There were two games at the August SMWS meeting. DBA and a modern armor game I ran using Lightning War - Red Storm.
LWRS is a free set of rules covering WW2 to present day and is available by joining https://groups.io/g/LWRS
Each element in LWRS represents about 15 vehicles or 150 men. About a company or a battalion of artillery. Units are multi-company battalions. Battalion units are grouped into brigade/regiment formations under a commander. With several brigades forming a division under a higher level commander. A player can handle a division.
Units are rated for five levels of quality, and four to five levels of equipment technology. Rated from a low of 1 to a high of 5. Formation and division commanders are also rated from 1 to 5 and can have a different rating from the units they command. With this rating system an early war PZIV would count as a class 4 heavy tank, but by the end of the war it might be only a class 2.
Instead of IGOYGO the game has an interactive activation sequence. Players roll a die for each formation. Priority is assigned from the highest score to the lowest. Starting with the highest score each player can choose to move immediately or pass and wait until later in the turn with the ability to interrupt the sequence at any point. If all the higher scores pass the lowest scoring formation is forced to move and the sequence is repeated until all formations have moved. Combat is then resolved with air strikes, followed by artillery, then direct fire and finally close assaults. Each phase is simultaneous and units can become disordered due to damage in any and all phases. Morale checks are made for losses or situations and units can become fatigued and whole formations become exhausted ending their offensive capabilities.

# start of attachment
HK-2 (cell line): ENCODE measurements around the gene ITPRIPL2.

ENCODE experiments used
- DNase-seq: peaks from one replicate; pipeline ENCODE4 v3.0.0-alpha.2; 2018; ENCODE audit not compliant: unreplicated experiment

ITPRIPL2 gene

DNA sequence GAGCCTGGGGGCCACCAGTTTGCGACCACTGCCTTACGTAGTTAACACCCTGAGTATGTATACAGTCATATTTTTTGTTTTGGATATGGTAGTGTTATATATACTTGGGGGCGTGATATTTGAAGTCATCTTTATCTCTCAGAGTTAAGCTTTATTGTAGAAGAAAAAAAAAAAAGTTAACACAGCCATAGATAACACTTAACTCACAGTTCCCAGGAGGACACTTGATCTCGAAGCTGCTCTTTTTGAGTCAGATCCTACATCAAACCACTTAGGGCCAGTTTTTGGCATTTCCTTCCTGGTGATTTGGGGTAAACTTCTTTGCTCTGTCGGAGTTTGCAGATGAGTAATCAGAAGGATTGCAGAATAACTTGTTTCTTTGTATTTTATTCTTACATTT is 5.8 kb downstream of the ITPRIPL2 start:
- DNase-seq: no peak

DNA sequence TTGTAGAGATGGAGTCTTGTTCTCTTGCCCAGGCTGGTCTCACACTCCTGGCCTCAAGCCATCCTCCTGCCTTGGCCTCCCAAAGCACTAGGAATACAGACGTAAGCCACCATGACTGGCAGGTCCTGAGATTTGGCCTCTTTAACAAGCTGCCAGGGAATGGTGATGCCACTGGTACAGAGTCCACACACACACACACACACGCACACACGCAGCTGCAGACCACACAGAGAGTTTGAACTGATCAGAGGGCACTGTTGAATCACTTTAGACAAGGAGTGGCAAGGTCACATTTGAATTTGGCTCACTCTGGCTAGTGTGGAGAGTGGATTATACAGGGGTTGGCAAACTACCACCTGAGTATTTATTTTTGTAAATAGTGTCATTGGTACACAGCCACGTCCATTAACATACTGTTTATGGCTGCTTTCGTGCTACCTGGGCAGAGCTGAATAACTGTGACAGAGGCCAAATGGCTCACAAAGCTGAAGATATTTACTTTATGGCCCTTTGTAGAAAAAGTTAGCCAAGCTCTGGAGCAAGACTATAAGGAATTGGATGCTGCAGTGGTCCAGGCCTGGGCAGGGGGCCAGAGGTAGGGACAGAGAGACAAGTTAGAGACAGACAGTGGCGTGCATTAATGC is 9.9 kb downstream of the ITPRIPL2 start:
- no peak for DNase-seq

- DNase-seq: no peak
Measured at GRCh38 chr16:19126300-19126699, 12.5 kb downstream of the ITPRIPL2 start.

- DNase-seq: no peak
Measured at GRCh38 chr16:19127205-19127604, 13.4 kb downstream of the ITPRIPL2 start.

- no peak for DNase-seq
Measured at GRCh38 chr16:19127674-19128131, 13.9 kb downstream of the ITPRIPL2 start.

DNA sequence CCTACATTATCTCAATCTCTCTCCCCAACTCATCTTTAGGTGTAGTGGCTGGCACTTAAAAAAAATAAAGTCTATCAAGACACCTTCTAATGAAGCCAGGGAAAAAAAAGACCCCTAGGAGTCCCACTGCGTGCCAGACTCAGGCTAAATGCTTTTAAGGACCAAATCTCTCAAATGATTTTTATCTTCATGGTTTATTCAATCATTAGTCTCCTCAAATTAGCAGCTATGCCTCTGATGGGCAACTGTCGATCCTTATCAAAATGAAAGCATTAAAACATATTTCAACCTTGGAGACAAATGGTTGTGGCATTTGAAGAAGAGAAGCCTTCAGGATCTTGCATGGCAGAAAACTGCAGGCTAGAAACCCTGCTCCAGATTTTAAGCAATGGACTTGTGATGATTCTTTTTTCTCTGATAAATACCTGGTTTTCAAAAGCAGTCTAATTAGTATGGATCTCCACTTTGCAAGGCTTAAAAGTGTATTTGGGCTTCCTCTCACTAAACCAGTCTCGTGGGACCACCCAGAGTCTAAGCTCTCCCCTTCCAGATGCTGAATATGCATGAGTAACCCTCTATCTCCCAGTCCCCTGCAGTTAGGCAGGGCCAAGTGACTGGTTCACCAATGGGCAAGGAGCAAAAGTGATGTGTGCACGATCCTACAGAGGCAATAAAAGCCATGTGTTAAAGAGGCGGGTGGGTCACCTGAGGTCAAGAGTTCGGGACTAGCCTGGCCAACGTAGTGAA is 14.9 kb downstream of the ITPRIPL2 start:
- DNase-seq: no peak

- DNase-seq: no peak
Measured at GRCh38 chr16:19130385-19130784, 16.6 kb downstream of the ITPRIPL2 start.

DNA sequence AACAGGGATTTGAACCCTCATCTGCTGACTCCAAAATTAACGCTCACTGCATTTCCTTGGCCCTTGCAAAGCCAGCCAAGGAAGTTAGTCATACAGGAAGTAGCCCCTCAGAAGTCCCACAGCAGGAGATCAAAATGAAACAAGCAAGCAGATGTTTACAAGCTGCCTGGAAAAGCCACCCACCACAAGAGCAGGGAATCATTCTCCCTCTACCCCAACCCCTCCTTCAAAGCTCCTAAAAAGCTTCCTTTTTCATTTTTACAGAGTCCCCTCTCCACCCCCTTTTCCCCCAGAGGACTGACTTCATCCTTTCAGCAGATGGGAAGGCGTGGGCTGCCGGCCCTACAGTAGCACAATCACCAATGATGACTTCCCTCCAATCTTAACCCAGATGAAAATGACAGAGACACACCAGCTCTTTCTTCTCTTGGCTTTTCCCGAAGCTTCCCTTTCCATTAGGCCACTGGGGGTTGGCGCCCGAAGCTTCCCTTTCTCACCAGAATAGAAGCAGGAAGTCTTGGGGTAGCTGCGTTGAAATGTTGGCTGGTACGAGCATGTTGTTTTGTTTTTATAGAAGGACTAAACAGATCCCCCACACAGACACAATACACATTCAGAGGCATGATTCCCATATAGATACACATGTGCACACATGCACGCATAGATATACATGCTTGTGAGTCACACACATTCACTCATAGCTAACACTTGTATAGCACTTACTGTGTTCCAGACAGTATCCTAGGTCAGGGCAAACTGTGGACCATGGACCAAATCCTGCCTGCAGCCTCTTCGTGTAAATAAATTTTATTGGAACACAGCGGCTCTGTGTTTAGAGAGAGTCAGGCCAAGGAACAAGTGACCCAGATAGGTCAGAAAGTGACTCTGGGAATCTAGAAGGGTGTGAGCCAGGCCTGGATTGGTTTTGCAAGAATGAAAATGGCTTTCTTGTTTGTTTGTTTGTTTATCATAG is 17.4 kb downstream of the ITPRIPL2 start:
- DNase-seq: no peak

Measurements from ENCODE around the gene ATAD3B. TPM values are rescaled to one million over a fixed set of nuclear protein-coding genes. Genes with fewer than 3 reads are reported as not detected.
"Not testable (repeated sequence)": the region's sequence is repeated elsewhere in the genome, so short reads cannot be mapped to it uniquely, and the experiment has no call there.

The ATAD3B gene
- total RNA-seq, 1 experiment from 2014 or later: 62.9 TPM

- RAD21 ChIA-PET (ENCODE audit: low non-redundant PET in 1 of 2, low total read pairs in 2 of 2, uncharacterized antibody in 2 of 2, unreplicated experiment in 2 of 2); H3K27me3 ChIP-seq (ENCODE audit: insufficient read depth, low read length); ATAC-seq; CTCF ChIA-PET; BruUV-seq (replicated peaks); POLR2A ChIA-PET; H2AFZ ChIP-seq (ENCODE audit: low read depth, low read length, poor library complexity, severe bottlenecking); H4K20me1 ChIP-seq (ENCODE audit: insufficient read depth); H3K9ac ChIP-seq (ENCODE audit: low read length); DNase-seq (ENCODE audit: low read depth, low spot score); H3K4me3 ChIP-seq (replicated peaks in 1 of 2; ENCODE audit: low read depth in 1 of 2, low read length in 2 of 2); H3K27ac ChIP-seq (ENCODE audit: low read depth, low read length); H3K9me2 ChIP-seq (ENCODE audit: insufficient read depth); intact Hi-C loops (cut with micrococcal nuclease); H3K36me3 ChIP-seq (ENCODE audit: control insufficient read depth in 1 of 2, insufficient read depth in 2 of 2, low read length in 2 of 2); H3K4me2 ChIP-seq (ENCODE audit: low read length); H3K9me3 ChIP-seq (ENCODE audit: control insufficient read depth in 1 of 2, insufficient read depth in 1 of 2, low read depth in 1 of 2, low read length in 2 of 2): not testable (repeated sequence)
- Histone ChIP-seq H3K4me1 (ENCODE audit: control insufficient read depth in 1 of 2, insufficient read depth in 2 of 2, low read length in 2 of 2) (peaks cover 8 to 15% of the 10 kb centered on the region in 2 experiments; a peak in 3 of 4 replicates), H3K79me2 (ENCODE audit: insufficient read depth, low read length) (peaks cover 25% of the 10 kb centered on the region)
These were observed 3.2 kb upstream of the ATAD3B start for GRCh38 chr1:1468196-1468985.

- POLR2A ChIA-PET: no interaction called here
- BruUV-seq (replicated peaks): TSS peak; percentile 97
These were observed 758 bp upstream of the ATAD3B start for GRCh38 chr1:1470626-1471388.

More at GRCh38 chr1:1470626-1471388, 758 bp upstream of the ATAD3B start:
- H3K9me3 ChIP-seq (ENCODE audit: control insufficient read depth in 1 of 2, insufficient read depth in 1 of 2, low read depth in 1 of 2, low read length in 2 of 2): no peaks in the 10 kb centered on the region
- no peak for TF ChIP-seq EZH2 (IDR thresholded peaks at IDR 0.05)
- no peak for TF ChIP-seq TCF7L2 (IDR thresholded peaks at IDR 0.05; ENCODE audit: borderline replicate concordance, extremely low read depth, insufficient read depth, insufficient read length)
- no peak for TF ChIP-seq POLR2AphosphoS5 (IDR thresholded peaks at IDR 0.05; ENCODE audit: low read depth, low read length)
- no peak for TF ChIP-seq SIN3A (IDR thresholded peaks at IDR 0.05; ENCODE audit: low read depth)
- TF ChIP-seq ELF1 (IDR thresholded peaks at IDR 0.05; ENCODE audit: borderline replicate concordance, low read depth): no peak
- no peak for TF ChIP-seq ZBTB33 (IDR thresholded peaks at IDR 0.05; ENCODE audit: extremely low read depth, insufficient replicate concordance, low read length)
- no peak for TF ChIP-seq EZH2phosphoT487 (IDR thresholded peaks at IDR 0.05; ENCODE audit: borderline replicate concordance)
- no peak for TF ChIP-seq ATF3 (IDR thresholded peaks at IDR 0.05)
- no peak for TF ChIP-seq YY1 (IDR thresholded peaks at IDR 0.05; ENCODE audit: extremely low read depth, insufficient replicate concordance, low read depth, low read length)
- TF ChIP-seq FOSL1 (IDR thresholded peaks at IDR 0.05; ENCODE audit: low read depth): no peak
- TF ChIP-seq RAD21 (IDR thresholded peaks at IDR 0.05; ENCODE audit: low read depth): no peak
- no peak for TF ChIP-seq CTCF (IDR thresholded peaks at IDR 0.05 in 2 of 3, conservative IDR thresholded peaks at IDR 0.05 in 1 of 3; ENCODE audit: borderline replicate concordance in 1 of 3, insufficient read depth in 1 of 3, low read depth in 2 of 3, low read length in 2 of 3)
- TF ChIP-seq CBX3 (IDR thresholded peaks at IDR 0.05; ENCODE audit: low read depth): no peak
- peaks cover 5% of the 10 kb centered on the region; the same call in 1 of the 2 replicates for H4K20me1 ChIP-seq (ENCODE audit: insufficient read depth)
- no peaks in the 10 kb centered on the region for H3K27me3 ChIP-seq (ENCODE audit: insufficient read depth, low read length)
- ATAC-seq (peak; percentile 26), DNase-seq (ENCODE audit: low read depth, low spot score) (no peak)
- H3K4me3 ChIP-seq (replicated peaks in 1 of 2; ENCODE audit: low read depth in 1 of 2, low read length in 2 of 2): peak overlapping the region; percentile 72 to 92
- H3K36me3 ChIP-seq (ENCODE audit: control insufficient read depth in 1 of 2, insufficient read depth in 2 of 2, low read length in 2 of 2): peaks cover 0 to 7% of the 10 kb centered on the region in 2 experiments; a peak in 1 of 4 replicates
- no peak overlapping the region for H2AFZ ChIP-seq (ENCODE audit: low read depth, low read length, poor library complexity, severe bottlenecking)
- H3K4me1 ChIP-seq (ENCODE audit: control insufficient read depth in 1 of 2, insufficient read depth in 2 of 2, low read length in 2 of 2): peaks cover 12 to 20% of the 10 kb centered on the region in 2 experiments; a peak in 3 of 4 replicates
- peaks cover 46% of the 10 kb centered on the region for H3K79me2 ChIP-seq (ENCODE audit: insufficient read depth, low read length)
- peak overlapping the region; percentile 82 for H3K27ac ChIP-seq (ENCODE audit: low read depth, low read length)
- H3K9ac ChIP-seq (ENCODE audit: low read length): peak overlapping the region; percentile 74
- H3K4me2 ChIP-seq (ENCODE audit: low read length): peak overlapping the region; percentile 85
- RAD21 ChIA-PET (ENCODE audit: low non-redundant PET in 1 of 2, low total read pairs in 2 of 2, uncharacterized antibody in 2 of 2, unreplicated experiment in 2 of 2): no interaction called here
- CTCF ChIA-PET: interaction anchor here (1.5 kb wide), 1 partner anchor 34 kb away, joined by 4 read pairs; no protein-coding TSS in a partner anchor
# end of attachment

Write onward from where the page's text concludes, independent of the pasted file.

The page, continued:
For this game the opposing sides were two fictional Latin American countries. The Peoples' Democratic Republic of La Cucaracha led by El Supremo Jefe Patronis and The Federal Union of Buena Vista ruled by President for Life, Elvis Narcisco. The PDRC uses Russian equipment and the FUBV uses German equipment.
As a side note, on YouTube there are several videos of Chiles annual military parade. Chile uses modern German equipment and has kept the Prussian military traditions. Units in historical Prussian uniforms take part in the parade and Prussian military music is played by the bands.
The game matched the first divisions of both nations in a meeting engagement and lasted a full day of six turns. Each turn is two hours long. The FUBV was starting to gain an advantage by the end of the day. The table was six feet by six feet or 18km by 18km at the game scale of 1cm - 100m.
Below are some photos of the game. Most are from the north side of the table with the PDRC on the left and the FUBV on the right. Mike O'Brien took the first two pictures.